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Carriage Clock “Mercury” with Cornucopia

Reiseuhr Wien mit Füllhörnern und Merkur Hermes


Vienna, first quarter of the 19th century

engine turned ormolu case, finial in the shape of god Mercury (Hermes), four cornucopias with figurines
engine turned ormolu dial, enamel dial ring
verge escapement, ruby bearing, Viennese grande sonnerie on wire gongs, repeater, turn-off for strike, alarm on bell
8¾ in

cf.: P. Fritsch: Viennese Traveling Clocks, Vienna 2010, p. 187.

This elegant Viennese carriage clock from the first quarter of the 19th century captivates with the unusual figural design of the ormolu case: the case drum rests on extremely rare supporting figures in the form of four twisted cornucopias with figures of boys. This imaginative variant of the case supports is only known to us from a single other travel clock in the specialist literature.

The messenger of the gods Mercury (Greek: Hermes) serves as the finial, clearly recognizable as such by his winged helmet and the attributes caduceus (Hermes‘ staff), trade goods and purse. In ancient times, the astute god of trade, merchants and travelers was regarded as the bringer of luck and prosperity.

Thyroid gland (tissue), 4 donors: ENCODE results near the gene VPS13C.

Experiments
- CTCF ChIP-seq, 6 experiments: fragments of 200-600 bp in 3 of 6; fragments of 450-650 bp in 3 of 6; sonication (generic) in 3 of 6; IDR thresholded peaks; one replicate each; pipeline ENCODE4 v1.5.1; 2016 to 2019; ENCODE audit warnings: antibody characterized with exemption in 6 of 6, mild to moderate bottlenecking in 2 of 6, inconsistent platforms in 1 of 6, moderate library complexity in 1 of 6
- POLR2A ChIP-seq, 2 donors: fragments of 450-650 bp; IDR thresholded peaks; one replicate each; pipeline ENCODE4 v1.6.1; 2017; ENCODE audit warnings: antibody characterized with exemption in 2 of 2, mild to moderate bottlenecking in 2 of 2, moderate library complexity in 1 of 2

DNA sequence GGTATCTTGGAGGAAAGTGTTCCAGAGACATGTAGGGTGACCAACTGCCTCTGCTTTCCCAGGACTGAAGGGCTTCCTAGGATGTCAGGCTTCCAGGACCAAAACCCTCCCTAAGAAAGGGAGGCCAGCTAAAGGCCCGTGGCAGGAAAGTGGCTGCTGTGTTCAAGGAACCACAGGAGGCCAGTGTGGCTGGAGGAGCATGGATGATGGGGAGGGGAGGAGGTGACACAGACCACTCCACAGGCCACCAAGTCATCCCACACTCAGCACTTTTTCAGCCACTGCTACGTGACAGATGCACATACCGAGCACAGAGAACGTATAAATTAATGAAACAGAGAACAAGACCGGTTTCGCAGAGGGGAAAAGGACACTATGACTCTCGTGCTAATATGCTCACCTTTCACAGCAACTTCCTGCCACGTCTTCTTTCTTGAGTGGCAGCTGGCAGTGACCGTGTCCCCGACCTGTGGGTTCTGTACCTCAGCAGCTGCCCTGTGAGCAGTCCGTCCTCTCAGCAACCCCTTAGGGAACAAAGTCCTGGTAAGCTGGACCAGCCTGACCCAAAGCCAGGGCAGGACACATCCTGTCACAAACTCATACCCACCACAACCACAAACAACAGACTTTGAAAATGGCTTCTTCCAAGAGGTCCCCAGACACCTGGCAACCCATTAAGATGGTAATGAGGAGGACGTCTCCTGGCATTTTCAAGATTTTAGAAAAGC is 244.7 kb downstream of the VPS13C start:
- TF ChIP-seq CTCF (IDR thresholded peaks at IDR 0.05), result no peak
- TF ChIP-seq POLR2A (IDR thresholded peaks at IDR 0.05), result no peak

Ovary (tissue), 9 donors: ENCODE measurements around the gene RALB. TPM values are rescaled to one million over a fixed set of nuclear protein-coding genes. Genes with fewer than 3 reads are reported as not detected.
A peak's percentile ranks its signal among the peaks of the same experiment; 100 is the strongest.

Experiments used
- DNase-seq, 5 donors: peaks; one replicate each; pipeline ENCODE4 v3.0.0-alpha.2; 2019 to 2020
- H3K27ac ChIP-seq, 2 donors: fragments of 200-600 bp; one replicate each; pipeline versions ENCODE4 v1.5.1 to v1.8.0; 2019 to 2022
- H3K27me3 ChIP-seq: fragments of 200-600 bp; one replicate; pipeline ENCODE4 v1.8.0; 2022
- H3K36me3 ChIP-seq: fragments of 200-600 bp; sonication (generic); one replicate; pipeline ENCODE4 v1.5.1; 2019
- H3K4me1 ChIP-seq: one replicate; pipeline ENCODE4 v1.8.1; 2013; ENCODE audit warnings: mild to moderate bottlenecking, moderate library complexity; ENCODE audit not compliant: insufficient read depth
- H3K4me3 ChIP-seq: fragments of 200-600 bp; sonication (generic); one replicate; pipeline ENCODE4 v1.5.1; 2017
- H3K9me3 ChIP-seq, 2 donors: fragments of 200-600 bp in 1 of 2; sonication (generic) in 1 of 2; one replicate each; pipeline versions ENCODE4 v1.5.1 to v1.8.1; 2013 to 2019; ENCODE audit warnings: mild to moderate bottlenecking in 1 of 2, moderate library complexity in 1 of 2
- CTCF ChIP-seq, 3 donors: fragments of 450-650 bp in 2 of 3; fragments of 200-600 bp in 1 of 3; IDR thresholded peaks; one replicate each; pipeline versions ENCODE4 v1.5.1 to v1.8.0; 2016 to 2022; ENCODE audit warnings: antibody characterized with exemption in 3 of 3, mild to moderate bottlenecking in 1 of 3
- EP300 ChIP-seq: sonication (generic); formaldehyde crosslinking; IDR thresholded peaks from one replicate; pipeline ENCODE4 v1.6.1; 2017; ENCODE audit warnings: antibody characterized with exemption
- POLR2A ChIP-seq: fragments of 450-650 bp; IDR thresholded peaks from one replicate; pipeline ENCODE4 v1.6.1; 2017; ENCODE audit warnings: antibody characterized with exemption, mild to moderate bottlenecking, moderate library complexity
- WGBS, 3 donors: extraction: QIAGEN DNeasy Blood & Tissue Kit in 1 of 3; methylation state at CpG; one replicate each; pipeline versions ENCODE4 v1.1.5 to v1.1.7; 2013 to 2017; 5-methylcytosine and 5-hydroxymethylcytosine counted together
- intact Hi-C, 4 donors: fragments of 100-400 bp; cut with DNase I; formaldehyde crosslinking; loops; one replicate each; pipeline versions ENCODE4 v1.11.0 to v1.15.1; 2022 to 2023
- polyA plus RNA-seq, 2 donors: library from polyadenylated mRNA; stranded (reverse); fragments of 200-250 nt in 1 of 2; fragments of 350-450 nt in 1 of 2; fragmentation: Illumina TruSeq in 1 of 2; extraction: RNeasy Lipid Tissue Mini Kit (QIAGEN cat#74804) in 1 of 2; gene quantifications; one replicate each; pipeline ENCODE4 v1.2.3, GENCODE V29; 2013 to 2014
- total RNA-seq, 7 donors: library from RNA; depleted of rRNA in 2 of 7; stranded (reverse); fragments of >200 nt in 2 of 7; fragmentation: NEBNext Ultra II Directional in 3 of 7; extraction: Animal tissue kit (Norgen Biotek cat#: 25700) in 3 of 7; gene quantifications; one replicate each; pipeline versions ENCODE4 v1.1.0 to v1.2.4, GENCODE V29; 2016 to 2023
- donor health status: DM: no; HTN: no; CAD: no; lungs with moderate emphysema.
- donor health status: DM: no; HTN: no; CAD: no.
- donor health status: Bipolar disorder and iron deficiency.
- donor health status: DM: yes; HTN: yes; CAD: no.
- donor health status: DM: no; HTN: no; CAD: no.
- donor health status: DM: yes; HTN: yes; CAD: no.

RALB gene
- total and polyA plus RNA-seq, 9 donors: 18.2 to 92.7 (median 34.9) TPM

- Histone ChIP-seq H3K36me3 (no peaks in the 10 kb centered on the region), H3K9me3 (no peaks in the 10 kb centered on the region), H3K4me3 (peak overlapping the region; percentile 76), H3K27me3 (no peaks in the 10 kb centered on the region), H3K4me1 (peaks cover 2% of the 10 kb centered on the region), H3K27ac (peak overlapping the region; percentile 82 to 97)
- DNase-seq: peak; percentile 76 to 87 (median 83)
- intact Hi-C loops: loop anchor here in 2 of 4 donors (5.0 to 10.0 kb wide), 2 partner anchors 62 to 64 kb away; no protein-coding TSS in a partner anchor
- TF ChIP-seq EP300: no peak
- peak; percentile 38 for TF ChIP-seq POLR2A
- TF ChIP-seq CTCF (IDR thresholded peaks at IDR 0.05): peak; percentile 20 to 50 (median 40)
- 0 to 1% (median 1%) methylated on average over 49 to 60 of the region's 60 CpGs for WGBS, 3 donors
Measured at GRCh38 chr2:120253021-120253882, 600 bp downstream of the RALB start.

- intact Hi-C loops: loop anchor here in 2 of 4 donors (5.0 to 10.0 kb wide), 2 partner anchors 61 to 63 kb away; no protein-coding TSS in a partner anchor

The rectangular base with bun feet is, like the case drum, artfully engine-turned. The dial, which is also decorated with guilloché patterns, has an enamel chapter ring with Arabic numerals. In addition to the hour and minute hands, it has a third hand which is used to set the alarm. Every quarter of an hour, the so-called Viennese grande sonnerie chime sounds – a special form of striking mechanism that not only announces the quarter of an hour acoustically, but also the last full hour. However, the striking mechanism can be switched off and on again at any time using a small lever above the dial to set the time or for a night’s rest. Quarter and full hours are struck on wire gongs, the alarm sounds with the help of a bell.

This particularly fine Viennese clock, which was probably once commissioned by a high-ranking merchant traveler of the Habsburg Empire, is an extraordinary piece from the early 19th century and was already an absolute treasure at the time of its manufacture.

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